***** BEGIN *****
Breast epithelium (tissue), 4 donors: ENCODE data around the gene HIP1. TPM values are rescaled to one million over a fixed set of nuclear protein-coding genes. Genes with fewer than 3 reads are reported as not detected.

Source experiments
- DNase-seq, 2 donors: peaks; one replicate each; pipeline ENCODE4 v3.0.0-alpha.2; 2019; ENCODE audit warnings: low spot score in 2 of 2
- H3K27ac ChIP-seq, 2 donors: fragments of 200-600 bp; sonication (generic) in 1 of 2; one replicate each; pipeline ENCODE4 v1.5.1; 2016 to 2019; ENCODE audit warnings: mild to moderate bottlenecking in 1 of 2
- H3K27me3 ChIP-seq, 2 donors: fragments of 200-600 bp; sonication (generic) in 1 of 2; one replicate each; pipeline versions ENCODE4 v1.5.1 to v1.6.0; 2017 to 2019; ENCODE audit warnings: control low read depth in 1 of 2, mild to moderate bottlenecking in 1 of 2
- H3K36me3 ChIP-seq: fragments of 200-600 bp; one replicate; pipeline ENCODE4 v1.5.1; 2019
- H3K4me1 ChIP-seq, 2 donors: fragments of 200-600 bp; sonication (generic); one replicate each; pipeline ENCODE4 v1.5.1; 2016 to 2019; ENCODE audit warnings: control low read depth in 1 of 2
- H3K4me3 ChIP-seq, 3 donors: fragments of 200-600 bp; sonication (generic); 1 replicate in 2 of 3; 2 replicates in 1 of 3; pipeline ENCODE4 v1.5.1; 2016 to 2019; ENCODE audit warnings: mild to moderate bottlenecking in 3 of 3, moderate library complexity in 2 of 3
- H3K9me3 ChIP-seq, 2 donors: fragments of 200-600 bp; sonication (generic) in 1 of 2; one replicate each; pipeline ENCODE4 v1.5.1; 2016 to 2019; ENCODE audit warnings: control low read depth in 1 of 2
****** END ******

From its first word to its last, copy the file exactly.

Breast epithelium (tissue), 4 donors: ENCODE data around the gene HIP1. TPM values are rescaled to one million over a fixed set of nuclear protein-coding genes. Genes with fewer than 3 reads are reported as not detected.

Source experiments
- DNase-seq, 2 donors: peaks; one replicate each; pipeline ENCODE4 v3.0.0-alpha.2; 2019; ENCODE audit warnings: low spot score in 2 of 2
- H3K27ac ChIP-seq, 2 donors: fragments of 200-600 bp; sonication (generic) in 1 of 2; one replicate each; pipeline ENCODE4 v1.5.1; 2016 to 2019; ENCODE audit warnings: mild to moderate bottlenecking in 1 of 2
- H3K27me3 ChIP-seq, 2 donors: fragments of 200-600 bp; sonication (generic) in 1 of 2; one replicate each; pipeline versions ENCODE4 v1.5.1 to v1.6.0; 2017 to 2019; ENCODE audit warnings: control low read depth in 1 of 2, mild to moderate bottlenecking in 1 of 2
- H3K36me3 ChIP-seq: fragments of 200-600 bp; one replicate; pipeline ENCODE4 v1.5.1; 2019
- H3K4me1 ChIP-seq, 2 donors: fragments of 200-600 bp; sonication (generic); one replicate each; pipeline ENCODE4 v1.5.1; 2016 to 2019; ENCODE audit warnings: control low read depth in 1 of 2
- H3K4me3 ChIP-seq, 3 donors: fragments of 200-600 bp; sonication (generic); 1 replicate in 2 of 3; 2 replicates in 1 of 3; pipeline ENCODE4 v1.5.1; 2016 to 2019; ENCODE audit warnings: mild to moderate bottlenecking in 3 of 3, moderate library complexity in 2 of 3
- H3K9me3 ChIP-seq, 2 donors: fragments of 200-600 bp; sonication (generic) in 1 of 2; one replicate each; pipeline ENCODE4 v1.5.1; 2016 to 2019; ENCODE audit warnings: control low read depth in 1 of 2